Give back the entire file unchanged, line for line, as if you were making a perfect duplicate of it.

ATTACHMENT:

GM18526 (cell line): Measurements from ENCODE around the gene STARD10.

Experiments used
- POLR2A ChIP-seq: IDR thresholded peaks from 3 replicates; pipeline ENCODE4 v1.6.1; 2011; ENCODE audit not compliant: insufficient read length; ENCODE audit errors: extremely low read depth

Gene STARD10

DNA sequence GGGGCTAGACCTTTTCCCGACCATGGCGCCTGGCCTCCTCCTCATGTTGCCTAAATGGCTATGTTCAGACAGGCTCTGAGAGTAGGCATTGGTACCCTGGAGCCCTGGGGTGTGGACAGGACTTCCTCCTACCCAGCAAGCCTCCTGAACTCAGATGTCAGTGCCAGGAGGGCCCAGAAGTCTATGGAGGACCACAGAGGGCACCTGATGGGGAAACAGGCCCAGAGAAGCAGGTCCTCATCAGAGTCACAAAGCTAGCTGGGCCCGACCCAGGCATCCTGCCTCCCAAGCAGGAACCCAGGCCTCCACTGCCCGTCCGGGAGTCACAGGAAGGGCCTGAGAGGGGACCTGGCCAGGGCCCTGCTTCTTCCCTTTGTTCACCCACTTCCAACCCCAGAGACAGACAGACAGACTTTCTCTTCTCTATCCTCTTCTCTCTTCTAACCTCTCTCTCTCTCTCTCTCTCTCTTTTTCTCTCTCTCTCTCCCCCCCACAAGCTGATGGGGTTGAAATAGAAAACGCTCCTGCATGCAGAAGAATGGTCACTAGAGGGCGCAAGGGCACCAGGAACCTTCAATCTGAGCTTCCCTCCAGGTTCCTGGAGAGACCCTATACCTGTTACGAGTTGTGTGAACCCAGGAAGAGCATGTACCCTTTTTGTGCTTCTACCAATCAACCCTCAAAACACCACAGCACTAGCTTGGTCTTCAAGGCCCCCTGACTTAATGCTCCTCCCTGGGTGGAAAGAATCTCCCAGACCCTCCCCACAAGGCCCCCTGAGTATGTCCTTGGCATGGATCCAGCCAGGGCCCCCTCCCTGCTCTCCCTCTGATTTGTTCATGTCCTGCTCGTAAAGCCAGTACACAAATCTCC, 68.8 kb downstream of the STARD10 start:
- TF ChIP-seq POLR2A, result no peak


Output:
GM18526 (cell line): Measurements from ENCODE around the gene STARD10.

Experiments used
- POLR2A ChIP-seq: IDR thresholded peaks from 3 replicates; pipeline ENCODE4 v1.6.1; 2011; ENCODE audit not compliant: insufficient read length; ENCODE audit errors: extremely low read depth

Gene STARD10

DNA sequence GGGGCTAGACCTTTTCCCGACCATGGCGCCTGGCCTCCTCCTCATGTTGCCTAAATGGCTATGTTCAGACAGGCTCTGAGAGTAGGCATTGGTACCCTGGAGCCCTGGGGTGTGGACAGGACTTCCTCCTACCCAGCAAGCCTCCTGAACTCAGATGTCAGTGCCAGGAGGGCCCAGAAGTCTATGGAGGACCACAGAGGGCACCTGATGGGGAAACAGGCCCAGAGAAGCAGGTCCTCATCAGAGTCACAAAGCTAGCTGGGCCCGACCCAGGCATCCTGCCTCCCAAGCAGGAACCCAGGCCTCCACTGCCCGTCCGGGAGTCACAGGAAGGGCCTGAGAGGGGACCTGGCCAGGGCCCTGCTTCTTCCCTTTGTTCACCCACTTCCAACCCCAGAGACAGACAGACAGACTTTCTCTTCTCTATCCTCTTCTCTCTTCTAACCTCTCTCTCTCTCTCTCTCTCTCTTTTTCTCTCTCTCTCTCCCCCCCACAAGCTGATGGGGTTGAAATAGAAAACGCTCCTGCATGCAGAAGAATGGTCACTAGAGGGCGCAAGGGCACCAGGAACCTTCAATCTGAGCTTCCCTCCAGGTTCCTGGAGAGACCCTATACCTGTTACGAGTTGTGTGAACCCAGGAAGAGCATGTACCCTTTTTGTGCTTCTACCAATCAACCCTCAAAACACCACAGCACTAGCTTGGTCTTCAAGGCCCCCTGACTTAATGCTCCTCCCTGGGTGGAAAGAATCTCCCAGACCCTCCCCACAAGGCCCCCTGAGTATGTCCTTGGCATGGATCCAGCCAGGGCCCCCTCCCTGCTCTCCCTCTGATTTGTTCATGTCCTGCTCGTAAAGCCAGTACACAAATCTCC, 68.8 kb downstream of the STARD10 start:
- TF ChIP-seq POLR2A, result no peak